Kaylee Duong experienced something significant during her first experience with APAC, too. However, she didn’t come for a cultural event. She came to work. The group’s president at the time asked Duong if she’d be interested in helping with public relations.
“I was involved with VASA [the Vietnamese American Student Association] and ASA [Asian Student Association], and made good friends easily through them,” Duong says, “but as much as I loved the mission of APAC to bring people from each association together, I didn’t think I had time to do PR for them.”
Her pre-med workload was heavy. Yet it was nothing compared to the weight of her own expectations. Duong’s grandparents had moved to the U.S. from Vietnam following the war there. The family didn’t talk much about their hardships, but Duong carried the generational ambitions so common among her Asian Pacific American peers. She needed to excel and make her grandparents and parents proud.
“They are truly the most amazing people in my life,” Duong says. “My parents sacrificed so my siblings and I could have better opportunities. They inspired my work ethic.”
Duong’s mother had been a nail technician before earning a degree from UCF in health sciences and entering the nursing field. Duong thought she should follow a similar path: go into pre-med, become a doctor, and privately manage the pressure along the way.
After initially resisting the offer to help with PR and marketing for APAC, she decided to make time for it. Just as APAC Assembly made a lifelong impact on Desai, the development of public awareness did the same for Duong. It stirred two transformations.
“APAC became my safe haven from stress. The more I got into the work, the more I realized how happy it made me.” — Kaylee Duong, UCF student
“Working on the PR made me reflect on my own experiences, and on my parents’ experiences coming to America. I began to recognize there’s a depth to why we all think and act the way we do. It ties back to our culture. Unfortunately, there are stereotypes that get in the way of our own understanding of culture.”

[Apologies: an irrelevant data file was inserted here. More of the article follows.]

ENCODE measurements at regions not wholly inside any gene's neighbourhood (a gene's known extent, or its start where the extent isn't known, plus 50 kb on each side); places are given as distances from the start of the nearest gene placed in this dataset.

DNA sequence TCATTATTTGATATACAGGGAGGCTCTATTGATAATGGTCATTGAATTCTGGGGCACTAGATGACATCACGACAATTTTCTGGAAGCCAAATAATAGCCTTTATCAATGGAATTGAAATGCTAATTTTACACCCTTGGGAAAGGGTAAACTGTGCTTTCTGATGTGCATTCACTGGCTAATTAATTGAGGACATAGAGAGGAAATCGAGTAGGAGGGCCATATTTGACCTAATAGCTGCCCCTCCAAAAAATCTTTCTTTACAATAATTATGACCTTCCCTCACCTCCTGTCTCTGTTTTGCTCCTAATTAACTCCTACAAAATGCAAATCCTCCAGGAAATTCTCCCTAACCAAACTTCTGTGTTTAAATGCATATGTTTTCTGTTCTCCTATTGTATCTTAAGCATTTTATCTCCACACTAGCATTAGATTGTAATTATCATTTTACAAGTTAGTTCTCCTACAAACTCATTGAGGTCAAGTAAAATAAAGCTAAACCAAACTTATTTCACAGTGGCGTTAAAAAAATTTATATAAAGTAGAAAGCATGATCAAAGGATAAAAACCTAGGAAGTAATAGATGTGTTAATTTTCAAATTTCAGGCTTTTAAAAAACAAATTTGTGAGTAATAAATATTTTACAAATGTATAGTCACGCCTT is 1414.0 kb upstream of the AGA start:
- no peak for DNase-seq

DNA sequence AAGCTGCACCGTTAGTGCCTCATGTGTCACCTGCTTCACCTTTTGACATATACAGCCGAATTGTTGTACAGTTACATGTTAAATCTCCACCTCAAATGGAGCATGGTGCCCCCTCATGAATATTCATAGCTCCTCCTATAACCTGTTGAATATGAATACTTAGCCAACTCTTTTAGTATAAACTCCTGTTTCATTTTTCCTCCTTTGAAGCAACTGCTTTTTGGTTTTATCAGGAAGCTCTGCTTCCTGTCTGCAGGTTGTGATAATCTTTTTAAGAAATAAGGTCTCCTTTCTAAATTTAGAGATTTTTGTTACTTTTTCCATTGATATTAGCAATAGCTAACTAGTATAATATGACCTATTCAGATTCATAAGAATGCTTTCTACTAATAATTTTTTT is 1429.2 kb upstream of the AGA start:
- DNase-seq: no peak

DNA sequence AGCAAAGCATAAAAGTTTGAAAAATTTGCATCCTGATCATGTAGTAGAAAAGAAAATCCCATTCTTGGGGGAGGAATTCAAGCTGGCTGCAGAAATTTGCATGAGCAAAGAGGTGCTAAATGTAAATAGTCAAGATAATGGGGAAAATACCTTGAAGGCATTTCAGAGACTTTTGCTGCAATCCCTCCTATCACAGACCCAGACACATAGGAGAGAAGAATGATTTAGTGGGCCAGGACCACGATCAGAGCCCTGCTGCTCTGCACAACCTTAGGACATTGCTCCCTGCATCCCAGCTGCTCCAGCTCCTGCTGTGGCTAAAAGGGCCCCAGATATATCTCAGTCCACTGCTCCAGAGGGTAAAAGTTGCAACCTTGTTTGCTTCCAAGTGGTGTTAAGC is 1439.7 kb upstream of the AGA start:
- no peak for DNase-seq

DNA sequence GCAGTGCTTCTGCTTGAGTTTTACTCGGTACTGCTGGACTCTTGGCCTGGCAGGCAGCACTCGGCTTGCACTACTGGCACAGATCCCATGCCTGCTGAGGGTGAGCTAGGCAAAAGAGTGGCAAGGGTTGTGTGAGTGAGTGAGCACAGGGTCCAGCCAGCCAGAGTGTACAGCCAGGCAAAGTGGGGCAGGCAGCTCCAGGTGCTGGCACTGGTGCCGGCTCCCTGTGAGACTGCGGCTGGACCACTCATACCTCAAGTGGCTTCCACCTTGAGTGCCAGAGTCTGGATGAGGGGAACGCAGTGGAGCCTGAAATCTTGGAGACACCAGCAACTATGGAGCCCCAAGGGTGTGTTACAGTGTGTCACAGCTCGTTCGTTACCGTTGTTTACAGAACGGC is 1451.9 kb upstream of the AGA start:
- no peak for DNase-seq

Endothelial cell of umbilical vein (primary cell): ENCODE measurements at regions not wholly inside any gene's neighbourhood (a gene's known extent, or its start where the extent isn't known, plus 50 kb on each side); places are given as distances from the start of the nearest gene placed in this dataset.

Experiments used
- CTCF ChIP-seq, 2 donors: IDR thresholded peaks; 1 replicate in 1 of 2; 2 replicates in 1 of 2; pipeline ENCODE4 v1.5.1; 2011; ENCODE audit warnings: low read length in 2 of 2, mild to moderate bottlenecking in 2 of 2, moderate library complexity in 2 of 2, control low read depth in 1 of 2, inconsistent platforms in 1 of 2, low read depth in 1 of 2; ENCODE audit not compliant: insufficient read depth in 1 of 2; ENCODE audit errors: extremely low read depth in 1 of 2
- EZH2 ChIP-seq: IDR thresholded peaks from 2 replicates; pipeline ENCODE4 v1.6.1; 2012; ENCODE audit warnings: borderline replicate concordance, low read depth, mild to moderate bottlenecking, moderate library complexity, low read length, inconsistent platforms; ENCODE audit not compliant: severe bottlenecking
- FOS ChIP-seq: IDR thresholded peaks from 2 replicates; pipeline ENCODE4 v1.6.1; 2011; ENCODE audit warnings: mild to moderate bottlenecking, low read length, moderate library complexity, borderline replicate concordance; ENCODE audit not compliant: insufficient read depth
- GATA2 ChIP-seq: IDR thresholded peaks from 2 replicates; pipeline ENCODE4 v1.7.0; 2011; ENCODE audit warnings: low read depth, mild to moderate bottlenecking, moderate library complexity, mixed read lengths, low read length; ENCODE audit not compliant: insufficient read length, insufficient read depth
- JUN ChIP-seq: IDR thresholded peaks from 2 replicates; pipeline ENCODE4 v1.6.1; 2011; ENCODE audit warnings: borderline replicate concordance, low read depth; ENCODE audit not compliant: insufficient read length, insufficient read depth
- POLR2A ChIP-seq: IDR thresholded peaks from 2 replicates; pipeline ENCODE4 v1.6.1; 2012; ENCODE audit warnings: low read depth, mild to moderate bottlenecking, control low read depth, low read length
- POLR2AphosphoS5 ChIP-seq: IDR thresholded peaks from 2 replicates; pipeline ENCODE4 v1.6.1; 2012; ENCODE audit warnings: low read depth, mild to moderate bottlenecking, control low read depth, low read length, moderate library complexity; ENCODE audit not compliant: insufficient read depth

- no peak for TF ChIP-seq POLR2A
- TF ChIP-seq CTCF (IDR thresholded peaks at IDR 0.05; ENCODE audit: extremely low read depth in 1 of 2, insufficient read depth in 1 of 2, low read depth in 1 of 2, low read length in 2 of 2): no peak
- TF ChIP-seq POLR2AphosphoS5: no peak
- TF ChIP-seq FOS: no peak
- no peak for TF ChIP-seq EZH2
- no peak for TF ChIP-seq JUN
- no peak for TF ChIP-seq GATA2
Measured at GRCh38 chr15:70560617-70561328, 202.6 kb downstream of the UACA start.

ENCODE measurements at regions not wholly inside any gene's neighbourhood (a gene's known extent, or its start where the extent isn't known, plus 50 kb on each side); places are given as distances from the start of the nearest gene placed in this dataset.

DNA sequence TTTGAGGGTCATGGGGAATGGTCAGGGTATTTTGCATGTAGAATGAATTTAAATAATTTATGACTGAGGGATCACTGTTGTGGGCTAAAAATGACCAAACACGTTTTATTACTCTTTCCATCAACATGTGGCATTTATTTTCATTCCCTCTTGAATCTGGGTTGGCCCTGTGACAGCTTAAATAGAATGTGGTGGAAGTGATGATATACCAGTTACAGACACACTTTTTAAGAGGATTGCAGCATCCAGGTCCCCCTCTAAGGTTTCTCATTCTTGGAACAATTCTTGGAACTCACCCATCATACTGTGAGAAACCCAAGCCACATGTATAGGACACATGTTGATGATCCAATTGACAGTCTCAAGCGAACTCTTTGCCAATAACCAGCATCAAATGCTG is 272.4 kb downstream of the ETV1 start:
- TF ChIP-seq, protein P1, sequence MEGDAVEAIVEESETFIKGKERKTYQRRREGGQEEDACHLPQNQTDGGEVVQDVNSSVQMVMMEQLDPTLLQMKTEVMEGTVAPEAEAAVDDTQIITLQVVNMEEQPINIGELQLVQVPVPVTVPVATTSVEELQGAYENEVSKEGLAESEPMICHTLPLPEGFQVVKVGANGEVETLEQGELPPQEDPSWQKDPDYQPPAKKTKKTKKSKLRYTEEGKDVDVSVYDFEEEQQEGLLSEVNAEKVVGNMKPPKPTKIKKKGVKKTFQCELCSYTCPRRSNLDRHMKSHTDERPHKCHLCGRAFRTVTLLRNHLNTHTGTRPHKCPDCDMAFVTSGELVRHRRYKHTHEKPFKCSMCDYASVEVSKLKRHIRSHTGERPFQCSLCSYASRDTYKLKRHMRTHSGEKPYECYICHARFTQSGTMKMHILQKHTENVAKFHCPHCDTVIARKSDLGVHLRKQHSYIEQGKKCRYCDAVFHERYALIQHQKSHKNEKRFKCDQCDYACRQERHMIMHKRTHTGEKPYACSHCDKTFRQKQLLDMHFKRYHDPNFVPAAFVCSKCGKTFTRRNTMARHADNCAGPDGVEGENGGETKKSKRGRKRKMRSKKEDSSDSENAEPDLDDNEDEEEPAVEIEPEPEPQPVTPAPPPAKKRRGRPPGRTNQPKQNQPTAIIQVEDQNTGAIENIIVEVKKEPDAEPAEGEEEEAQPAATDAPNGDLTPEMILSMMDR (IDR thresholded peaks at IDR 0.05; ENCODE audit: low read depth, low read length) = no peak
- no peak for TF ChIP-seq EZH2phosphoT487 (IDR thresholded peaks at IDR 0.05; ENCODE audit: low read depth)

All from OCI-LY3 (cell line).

The second transformation came completely out of nowhere.
“APAC became my safe haven from stress,” Duong says. “The more I got into the work, the more I realized how happy it made me. Public relations is about awareness. Marketing has a lot to do with perspectives. So, I changed my major to marketing. At first, it felt like I was giving up a dream, and then I had the tough conversation with my parents about shifting out of pre-med. But I told them there are so many ways to use marketing to help others.”
Last year, Duong used her marketing skills to help organize a mental health workshop for Asian Pacific American students. They discussed the similarities of their struggles to perform at the highest level. And they also learned to appreciate their differences, because someone of Chinese descent might not have the same perspectives as someone of Filipino descent.
“We don’t want to be used as a diversity card,” Duong says. “The events are great avenues to invite people into APAC, but once you’re in it you can connect to your identity and to others at a deeper level. It’s introduced me to a new world.”
Duong and Desai had no idea as incoming freshmen the impact APAC would make on them. As Duong’s term as president begins, Desai’s is coming to an end — but to him it’s just a title.
“The people I’ve met through APAC are my lifelong friends,” he says. “I haven’t felt alone since the day I found them.”